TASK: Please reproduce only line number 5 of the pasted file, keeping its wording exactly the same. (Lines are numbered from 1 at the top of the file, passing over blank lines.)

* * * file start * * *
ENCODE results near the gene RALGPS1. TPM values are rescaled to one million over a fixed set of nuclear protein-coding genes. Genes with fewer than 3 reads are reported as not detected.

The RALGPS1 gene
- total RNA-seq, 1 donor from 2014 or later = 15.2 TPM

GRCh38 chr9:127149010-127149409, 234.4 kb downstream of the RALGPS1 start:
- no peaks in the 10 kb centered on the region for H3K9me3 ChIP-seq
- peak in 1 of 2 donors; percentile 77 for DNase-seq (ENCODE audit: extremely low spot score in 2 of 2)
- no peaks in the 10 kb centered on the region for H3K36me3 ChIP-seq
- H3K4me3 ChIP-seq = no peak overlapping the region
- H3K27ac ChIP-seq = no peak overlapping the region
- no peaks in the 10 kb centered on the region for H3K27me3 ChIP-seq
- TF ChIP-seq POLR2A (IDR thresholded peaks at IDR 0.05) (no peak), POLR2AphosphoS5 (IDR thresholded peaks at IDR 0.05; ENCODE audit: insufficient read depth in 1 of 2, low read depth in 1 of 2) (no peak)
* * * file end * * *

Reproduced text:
- no peaks in the 10 kb centered on the region for H3K9me3 ChIP-seq